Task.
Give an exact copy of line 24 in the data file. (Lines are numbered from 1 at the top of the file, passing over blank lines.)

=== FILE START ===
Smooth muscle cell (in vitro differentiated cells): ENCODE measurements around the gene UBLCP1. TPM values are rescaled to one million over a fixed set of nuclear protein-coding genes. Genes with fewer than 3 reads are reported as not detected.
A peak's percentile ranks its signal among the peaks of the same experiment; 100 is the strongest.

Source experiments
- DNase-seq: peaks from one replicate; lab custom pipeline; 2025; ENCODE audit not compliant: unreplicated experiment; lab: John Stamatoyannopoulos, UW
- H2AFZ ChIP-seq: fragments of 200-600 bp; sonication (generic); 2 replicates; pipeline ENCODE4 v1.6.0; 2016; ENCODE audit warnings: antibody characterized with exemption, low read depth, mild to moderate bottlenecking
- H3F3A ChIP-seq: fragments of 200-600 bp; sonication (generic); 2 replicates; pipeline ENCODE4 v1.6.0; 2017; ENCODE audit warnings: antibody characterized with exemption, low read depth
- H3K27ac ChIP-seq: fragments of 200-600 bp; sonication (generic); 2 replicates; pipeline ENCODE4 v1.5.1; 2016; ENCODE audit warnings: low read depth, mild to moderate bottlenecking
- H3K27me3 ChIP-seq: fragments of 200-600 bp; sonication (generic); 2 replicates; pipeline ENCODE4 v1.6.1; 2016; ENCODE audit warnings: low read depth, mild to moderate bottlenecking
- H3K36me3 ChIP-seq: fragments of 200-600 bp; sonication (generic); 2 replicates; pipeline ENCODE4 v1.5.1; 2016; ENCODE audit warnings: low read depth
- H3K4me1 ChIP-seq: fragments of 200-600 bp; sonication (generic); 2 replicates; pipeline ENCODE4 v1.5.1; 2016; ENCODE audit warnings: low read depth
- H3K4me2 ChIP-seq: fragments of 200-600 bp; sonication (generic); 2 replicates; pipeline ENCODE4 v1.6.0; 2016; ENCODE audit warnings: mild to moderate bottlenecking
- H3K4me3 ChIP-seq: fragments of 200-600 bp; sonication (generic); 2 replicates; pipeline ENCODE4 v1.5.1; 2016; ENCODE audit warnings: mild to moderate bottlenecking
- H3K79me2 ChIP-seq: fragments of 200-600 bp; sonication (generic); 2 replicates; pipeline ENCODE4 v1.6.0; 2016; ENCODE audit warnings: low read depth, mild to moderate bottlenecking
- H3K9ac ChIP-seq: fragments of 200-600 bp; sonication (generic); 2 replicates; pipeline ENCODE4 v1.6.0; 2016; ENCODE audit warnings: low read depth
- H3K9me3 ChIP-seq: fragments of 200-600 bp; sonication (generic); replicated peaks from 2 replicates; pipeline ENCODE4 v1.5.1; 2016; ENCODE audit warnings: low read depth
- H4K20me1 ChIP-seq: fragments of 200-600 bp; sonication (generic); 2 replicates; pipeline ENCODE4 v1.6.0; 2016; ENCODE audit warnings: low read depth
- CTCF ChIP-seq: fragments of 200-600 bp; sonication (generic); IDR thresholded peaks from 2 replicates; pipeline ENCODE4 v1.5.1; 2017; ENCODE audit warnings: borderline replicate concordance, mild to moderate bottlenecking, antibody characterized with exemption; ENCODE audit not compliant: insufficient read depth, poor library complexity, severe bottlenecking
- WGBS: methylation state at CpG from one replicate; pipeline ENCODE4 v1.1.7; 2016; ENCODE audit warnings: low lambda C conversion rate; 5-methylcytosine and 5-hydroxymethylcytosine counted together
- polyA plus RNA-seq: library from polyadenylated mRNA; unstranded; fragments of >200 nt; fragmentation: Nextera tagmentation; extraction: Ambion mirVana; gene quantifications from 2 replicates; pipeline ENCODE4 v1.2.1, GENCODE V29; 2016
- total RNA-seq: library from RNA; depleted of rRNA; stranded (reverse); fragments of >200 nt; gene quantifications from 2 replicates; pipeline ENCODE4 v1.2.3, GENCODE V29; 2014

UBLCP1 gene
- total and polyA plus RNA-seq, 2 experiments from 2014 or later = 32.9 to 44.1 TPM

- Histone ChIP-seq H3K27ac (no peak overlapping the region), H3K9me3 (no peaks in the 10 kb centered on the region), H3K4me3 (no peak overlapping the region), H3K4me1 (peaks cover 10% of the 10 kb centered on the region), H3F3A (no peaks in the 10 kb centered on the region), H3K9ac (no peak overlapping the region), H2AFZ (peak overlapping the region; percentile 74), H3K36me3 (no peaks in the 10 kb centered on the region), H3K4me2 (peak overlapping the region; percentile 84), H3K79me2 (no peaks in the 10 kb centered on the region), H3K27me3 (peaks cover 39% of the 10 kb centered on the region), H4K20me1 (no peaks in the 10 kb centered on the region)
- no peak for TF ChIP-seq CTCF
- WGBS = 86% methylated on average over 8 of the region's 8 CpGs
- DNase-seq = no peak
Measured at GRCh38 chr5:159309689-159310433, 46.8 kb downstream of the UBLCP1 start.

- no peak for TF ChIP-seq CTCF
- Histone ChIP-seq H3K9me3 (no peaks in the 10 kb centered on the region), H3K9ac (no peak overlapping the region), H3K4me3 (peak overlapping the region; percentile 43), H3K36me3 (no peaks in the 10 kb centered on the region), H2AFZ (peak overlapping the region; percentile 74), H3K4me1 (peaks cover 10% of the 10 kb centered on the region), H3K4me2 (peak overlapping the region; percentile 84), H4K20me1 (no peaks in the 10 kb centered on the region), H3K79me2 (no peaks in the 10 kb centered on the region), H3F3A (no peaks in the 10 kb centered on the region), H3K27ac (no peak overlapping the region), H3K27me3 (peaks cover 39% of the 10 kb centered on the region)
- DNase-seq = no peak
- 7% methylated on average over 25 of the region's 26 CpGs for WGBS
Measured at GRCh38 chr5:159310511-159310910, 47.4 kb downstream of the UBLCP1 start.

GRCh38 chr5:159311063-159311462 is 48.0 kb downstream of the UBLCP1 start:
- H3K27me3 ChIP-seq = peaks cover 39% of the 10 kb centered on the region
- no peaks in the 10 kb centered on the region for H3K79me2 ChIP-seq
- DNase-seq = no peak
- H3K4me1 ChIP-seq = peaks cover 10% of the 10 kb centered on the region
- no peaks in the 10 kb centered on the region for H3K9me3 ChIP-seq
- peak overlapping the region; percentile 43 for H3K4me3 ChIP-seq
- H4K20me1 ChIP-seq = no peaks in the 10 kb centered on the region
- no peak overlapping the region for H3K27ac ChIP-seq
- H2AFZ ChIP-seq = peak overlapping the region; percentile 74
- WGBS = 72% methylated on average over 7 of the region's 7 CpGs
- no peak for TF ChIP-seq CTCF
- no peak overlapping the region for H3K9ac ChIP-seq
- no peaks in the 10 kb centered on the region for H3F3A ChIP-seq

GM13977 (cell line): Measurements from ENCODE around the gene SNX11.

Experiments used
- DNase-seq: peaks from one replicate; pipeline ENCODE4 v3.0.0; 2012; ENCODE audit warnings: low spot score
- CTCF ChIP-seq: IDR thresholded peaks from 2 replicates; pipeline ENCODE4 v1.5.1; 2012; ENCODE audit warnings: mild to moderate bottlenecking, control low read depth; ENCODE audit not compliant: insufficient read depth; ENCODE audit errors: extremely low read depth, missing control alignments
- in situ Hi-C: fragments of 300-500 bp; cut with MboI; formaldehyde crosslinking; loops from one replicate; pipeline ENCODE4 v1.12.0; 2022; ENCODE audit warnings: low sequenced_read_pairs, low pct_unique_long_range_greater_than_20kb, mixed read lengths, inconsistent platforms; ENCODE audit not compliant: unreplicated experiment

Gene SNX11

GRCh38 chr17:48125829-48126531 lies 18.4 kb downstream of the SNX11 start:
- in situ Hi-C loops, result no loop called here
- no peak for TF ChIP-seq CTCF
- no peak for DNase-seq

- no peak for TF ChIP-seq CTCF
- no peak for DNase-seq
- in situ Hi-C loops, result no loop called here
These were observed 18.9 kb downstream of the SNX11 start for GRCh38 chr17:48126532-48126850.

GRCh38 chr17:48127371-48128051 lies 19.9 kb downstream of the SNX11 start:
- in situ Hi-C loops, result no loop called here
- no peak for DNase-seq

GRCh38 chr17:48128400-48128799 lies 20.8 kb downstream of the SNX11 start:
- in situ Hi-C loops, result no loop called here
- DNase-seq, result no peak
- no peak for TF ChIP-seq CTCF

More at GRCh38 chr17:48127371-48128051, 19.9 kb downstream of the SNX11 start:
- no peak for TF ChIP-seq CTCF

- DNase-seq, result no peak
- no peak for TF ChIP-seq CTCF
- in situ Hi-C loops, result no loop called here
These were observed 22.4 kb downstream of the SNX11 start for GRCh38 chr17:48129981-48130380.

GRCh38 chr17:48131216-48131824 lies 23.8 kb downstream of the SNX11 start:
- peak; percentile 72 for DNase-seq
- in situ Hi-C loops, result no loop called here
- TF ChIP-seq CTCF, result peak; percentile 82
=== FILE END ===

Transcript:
- no peak for TF ChIP-seq CTCF